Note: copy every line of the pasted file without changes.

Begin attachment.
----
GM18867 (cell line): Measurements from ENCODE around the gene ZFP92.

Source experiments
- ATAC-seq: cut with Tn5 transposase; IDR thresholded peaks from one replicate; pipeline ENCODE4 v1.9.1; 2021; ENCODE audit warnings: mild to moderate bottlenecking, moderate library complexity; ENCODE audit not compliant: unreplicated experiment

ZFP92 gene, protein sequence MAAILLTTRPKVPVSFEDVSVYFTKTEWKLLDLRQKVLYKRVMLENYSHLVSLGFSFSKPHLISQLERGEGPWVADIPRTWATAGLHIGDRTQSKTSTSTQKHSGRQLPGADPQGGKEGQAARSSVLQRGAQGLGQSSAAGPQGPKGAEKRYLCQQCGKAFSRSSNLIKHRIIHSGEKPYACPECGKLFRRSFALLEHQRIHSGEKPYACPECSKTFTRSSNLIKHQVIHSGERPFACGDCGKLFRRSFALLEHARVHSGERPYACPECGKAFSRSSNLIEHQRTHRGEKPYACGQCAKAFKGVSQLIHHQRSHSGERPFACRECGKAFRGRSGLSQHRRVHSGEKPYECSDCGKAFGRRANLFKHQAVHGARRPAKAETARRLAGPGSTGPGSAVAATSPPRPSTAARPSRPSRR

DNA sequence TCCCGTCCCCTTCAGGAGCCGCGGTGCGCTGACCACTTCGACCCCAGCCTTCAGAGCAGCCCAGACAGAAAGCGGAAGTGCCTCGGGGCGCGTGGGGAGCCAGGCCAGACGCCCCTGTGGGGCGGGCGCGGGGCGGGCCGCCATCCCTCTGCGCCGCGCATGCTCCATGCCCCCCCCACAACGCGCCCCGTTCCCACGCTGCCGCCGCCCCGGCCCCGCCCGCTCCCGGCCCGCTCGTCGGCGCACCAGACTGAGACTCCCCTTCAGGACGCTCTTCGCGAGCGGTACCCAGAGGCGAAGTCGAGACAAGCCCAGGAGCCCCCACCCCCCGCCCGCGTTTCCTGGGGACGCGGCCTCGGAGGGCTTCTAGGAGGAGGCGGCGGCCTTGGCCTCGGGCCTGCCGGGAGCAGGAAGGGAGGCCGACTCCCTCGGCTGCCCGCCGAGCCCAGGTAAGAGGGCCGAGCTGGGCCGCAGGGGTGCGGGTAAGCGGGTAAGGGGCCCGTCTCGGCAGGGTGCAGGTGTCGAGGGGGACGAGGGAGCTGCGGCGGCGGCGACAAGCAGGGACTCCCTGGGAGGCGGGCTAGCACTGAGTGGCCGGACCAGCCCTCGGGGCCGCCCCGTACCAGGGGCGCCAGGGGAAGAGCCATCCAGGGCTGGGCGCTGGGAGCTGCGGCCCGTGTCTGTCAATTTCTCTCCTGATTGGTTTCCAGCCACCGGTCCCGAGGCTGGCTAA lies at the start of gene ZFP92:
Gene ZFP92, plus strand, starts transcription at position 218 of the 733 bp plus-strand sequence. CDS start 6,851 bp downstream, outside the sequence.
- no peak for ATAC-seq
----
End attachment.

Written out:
GM18867 (cell line): Measurements from ENCODE around the gene ZFP92.

Source experiments
- ATAC-seq: cut with Tn5 transposase; IDR thresholded peaks from one replicate; pipeline ENCODE4 v1.9.1; 2021; ENCODE audit warnings: mild to moderate bottlenecking, moderate library complexity; ENCODE audit not compliant: unreplicated experiment

ZFP92 gene, protein sequence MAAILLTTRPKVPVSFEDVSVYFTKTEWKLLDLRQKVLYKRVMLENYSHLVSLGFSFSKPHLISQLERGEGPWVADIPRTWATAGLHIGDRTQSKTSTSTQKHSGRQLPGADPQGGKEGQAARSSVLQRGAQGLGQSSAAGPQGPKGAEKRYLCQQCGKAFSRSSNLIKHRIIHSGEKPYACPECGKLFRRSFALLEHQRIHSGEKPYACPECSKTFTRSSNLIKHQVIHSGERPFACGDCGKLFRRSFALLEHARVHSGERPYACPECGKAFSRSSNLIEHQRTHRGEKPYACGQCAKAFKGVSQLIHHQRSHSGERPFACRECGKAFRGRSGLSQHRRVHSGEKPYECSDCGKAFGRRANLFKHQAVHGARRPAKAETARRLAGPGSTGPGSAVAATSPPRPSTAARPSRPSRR

DNA sequence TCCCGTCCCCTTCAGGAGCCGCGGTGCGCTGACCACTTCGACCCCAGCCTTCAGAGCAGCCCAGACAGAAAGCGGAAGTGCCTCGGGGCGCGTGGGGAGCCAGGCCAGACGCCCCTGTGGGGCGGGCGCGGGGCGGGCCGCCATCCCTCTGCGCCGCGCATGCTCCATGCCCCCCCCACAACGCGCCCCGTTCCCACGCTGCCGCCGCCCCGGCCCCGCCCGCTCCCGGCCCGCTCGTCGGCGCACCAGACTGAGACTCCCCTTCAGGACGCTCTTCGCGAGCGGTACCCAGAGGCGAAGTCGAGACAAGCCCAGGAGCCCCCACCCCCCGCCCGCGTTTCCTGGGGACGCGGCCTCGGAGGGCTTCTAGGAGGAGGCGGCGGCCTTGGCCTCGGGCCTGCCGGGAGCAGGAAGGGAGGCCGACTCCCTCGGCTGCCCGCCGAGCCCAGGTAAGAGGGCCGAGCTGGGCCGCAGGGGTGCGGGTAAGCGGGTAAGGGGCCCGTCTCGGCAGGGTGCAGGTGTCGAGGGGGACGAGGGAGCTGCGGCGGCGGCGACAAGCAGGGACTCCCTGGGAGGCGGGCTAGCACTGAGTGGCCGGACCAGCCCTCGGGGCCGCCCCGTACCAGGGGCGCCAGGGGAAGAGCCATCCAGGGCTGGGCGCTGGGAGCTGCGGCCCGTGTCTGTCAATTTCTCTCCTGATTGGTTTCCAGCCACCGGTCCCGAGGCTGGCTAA lies at the start of gene ZFP92:
Gene ZFP92, plus strand, starts transcription at position 218 of the 733 bp plus-strand sequence. CDS start 6,851 bp downstream, outside the sequence.
- no peak for ATAC-seq